The problem is, whether or not assault weapons are constitutional and what I think about someone are two different things. You might be someone I care about. Or respect. Or even just know in passing. And if you tell me you love your assault rifle, I’m going to look at you sideways. Hell, I might give you the side eye if you just say you like assault rifles. Or that you believe others should be able to own assault rifles. My view of you will change. And not in a good way.
In order to prevent that from happening, everyone, please rely on your absolute right to keep fetishized behavior private unto yourself. Seriously, don’t tell me. I’m not making some sort of fancy argument here—I DON’T WANT TO KNOW.
Yeah, yeah. We’re supposed to respect divergent opinions. How can we “engage in dialogue” if I turn my head? And, man, am I being judgy or what? Telling folks their macho military gun is a fetish?
But I have to say something. Because it’s gotten to the point people think an assault rifle is a normal thing, perfectly okay to talk about in public (we can thank the NRA for selling us that bill of goods.). If I don’t issue a warning, you might launch into a defense of your private behavior, not realizing what you’re revealing. In the end, I’ve only got your best interest in mind.
Before 2004, this public disclosure of private facts wasn’t a problem. Congress banned the sale of these weapons. But the NRA went on a campaign to rebrand weapons of war as “sporting rifles.” And, voila—a fetish slunk from the back pages of gun magazines into the glaring light of day.
Do I want to repeal the 2nd Amendment? I certainly do not. Do I want commonsense regulation of gun ownership? I do. I’m not even asking for radical regulation, such as we impose on abortion rights. Or unnecessary restrictions, such as what we’ve done with voting rights.
I’m asking that we declare limits, the same way we do for 1st Amendment rights. Pornography, protected; obscenity, not protected. What I’m saying is, by community standards, your assault weapon designed to kill fifty of our fellow and sister human beings in a matter of minutes, is obscene. I mean, for heaven’s sake, even Walmart won’t sell these things.
But I have strayed from my main point, which is: please don’t tell me if you support allowing military-style assault weapons in the hands of private citizens—yeah, baby!!! I don’t want to know that type of information about you.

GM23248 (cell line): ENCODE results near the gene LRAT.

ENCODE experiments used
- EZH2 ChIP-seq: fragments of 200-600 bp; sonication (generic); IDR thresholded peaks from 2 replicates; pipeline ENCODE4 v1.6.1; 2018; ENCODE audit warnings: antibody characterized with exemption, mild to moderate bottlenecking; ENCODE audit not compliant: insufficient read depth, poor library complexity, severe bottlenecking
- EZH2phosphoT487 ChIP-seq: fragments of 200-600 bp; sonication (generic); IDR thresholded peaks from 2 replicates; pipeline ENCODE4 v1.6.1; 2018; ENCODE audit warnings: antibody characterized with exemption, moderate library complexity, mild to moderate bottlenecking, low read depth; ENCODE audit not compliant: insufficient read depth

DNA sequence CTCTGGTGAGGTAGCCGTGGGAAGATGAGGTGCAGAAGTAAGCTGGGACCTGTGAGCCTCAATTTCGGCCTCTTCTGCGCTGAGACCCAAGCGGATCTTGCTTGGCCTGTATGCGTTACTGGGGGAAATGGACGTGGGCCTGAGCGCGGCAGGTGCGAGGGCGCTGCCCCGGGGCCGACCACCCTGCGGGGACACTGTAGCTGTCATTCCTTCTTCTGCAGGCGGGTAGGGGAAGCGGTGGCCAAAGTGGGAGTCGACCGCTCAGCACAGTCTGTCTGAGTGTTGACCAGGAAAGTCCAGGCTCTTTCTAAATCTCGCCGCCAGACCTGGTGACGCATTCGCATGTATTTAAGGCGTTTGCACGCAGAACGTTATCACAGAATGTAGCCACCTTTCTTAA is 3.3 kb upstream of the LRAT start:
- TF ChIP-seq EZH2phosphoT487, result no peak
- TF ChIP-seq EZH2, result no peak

I went to junior high and high school in Charlotte, North Carolina. Charlotte was the home I returned to in college and law school. When my daddy died, I sang over his grave: “I’m a Tar Heel born, I’m a Tar Heel bred, and when I die, I’m a Tar Heel dead.”
The North Carolina legislature recently passed a new law authorizing LGBT discrimination. The law requires men and women to use the restroom of their birth gender. It also prohibits cities from passing ordinances that protect transgender or gay citizens. (It does much more, removing the right of North Carolina citizens to sue in the state courts for any type of discrimination, but that’s another issue.)
The impetus for the legislative action was the city of Charlotte’s passage in February of a pro-LGBT ordinance. The law expanded protection of sexual orientation and gender identity. As they say, the legislature couldn’t handle it, and they jumped up a special session to take away cities’ rights to make these decisions for themselves.
The All-Star game is held in Charlotte. The Paypal center was to be built in Charlotte. The Boss’s concert was to be held in Greensboro. So the progressive cities—those who were trying to protect LGBT rights—are paying the price for the state legislators’ bigotry. The NFL, making the distinction between Charlotte and its state legislature, has been noted as one of those who aren’t taking a “stronger stand.”
What is to be done? All across the South, a similar progressive/conservative breach exists between cities and rural areas. Urban areas, progressive. Rural areas, conservative. The divide is as wide as that which separates progressive states from conservative states. Southern cities float like islands in a hostile land. This is true in my state of Tennessee. It’s true in Louisiana where we live part-time in New Orleans. While I know many folks in small North Carolina towns who are actively fighting discrimination of all kinds, this general divide appears to be true in my daddy’s beloved North Carolina as well.
Will the North Carolina legislature care if Charlotte suffers? I don’t know. In Tennessee, when the legislature passes laws that hurt Memphis or Nashville, the legislature doesn’t give two f***s. Because the state legislative leaders—and their constituents—are from the rural areas. Or sometimes they’re from suburbs that hate the cities that pump their life blood. Either way, the health of the cities is not their concern. North Carolina appears to have exceptions to this rule (what’s wrong with you, Raleigh?), but most of the leadership lives in places I’m having to look up on the map to find.